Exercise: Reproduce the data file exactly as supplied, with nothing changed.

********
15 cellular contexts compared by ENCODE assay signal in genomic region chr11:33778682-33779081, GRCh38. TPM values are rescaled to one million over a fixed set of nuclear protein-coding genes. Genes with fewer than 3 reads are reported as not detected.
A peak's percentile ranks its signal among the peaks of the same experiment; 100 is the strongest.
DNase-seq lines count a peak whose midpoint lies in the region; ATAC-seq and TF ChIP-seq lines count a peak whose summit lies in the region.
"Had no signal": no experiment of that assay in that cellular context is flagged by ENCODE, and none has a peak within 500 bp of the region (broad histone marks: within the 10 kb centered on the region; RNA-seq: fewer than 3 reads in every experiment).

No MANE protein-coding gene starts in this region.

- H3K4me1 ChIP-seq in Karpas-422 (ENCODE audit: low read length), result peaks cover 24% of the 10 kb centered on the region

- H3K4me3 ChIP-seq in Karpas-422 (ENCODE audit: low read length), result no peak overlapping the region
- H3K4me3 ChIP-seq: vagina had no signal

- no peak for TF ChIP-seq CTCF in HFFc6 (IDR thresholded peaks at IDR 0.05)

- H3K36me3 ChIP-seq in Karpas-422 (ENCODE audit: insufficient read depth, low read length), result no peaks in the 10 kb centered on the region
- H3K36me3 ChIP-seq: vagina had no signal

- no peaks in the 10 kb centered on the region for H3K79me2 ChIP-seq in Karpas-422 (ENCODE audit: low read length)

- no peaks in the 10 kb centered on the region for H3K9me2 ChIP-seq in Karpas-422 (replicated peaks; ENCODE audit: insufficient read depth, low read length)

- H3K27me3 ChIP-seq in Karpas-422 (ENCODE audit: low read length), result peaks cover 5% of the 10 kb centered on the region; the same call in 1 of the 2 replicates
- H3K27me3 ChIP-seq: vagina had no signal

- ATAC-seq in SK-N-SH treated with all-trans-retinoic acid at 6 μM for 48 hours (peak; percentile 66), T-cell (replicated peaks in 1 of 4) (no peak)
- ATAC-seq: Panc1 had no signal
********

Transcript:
15 cellular contexts compared by ENCODE assay signal in genomic region chr11:33778682-33779081, GRCh38. TPM values are rescaled to one million over a fixed set of nuclear protein-coding genes. Genes with fewer than 3 reads are reported as not detected.
A peak's percentile ranks its signal among the peaks of the same experiment; 100 is the strongest.
DNase-seq lines count a peak whose midpoint lies in the region; ATAC-seq and TF ChIP-seq lines count a peak whose summit lies in the region.
"Had no signal": no experiment of that assay in that cellular context is flagged by ENCODE, and none has a peak within 500 bp of the region (broad histone marks: within the 10 kb centered on the region; RNA-seq: fewer than 3 reads in every experiment).

No MANE protein-coding gene starts in this region.

- H3K4me1 ChIP-seq in Karpas-422 (ENCODE audit: low read length), result peaks cover 24% of the 10 kb centered on the region

- H3K4me3 ChIP-seq in Karpas-422 (ENCODE audit: low read length), result no peak overlapping the region
- H3K4me3 ChIP-seq: vagina had no signal

- no peak for TF ChIP-seq CTCF in HFFc6 (IDR thresholded peaks at IDR 0.05)

- H3K36me3 ChIP-seq in Karpas-422 (ENCODE audit: insufficient read depth, low read length), result no peaks in the 10 kb centered on the region
- H3K36me3 ChIP-seq: vagina had no signal

- no peaks in the 10 kb centered on the region for H3K79me2 ChIP-seq in Karpas-422 (ENCODE audit: low read length)

- no peaks in the 10 kb centered on the region for H3K9me2 ChIP-seq in Karpas-422 (replicated peaks; ENCODE audit: insufficient read depth, low read length)

- H3K27me3 ChIP-seq in Karpas-422 (ENCODE audit: low read length), result peaks cover 5% of the 10 kb centered on the region; the same call in 1 of the 2 replicates
- H3K27me3 ChIP-seq: vagina had no signal

- ATAC-seq in SK-N-SH treated with all-trans-retinoic acid at 6 μM for 48 hours (peak; percentile 66), T-cell (replicated peaks in 1 of 4) (no peak)
- ATAC-seq: Panc1 had no signal